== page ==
When at least one of the sensors 515A to 515D has detected a change in circumstances surrounding the camera unit 51, the whole camera unit 51 transitions from the sleep state to an operating state and instantaneously captures an omnidirectional image. The image compression portion 513 converts image data obtained by the CCD 511 and the image-capture processing portion 512 into compressed data in the JPEG or MPEG format. Then, the memory 514 stores the compressed data.

As an example of each of the sensors 515A to 515D, there is a pyroelectric motion sensor that detects a change in infrared rays emitted from a human body or the like. Since the pyroelectric motion sensor has the angular directivity of several tens of degrees, a plurality of sensors are required, as shown in FIG. 6A, to detect a change in circumstances of 360 degrees surrounding the camera unit 51.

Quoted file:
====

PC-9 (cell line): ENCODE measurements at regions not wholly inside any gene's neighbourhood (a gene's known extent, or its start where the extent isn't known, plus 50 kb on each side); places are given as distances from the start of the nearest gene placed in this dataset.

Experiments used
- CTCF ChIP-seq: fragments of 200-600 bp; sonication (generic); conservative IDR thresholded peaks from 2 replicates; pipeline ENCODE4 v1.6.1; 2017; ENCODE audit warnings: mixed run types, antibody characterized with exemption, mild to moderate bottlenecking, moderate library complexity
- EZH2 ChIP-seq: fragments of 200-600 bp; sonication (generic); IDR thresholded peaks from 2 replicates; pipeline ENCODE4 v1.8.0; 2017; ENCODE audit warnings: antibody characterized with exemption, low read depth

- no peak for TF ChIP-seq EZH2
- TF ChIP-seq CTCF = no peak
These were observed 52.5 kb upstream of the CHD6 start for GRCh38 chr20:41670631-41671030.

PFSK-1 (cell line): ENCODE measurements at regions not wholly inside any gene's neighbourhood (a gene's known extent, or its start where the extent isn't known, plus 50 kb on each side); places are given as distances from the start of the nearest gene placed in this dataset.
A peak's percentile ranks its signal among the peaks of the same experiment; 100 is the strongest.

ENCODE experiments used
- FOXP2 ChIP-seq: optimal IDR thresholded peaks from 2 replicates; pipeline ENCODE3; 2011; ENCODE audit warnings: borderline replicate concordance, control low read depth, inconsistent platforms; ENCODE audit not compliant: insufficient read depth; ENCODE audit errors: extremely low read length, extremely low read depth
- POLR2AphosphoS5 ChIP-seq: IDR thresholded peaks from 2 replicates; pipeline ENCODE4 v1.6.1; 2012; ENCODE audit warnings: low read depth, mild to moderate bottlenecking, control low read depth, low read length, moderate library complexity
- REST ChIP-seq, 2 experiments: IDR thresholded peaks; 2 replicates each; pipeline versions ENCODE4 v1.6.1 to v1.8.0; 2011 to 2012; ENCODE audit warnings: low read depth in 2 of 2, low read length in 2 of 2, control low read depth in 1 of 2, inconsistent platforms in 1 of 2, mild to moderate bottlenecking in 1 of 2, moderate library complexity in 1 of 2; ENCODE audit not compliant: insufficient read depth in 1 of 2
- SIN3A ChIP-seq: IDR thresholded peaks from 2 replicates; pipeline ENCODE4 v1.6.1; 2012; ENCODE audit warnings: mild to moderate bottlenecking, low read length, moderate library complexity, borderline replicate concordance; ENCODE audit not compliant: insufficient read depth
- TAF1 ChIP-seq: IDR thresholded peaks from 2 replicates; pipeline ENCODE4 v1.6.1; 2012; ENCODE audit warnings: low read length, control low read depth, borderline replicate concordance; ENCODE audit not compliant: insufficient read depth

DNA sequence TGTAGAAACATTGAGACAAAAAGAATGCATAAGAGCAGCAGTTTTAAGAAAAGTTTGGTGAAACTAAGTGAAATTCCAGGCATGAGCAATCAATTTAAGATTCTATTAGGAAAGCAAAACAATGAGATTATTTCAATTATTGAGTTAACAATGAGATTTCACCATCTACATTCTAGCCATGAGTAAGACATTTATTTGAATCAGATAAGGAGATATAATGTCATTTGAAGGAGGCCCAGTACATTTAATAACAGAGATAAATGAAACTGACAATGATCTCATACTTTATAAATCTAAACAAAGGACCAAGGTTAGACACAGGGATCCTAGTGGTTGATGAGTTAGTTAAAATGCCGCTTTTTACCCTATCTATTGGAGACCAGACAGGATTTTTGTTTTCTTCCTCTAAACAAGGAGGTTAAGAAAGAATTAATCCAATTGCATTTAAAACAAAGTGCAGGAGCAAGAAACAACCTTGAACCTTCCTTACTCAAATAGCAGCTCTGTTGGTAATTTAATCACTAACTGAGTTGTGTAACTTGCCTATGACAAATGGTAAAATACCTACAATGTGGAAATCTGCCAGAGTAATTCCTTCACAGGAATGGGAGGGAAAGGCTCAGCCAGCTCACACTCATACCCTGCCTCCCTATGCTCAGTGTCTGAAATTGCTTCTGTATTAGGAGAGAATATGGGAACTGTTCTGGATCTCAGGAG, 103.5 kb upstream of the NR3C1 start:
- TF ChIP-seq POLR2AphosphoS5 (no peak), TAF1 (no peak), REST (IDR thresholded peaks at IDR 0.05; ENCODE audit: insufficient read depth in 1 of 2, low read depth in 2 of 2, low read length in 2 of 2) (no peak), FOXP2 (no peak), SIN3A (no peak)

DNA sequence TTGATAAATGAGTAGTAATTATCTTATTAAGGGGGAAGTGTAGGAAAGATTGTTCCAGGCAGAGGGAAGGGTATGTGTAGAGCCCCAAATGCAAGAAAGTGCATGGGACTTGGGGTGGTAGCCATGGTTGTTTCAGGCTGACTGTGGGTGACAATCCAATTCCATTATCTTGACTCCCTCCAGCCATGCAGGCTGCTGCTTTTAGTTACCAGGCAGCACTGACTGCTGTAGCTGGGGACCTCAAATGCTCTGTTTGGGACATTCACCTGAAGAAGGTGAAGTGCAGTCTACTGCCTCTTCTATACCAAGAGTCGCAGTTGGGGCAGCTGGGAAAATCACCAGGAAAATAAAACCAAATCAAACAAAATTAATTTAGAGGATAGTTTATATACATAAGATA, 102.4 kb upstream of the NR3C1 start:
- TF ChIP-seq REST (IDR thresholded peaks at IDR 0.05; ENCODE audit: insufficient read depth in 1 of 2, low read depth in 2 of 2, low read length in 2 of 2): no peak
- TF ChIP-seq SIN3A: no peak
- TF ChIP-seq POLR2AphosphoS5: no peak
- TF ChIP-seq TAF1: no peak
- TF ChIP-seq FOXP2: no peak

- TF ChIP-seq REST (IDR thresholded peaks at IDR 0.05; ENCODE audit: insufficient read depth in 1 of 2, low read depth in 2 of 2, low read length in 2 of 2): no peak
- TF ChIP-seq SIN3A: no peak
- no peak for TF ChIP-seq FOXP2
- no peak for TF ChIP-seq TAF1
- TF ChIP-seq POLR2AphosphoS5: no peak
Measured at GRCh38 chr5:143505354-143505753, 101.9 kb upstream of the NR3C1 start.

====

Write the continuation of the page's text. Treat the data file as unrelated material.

FIG. 6B is a diagram showing the camera unit 51 as viewed from above. Four sensors 61A, 61B, 61C and 61D are mounted on the camera unit 51 to cover the omnidirectional detection range of 360 degrees by summing up detection angles of the four sensors.

The sensor control portion 516 detects a direction in which an area where a change has occurred exists, by determining which of the four sensors 61A to 61D (515A to 515D) has detected the change. If an increased number of sensors having finer directivity are used, the precision of detection of the direction can be increased.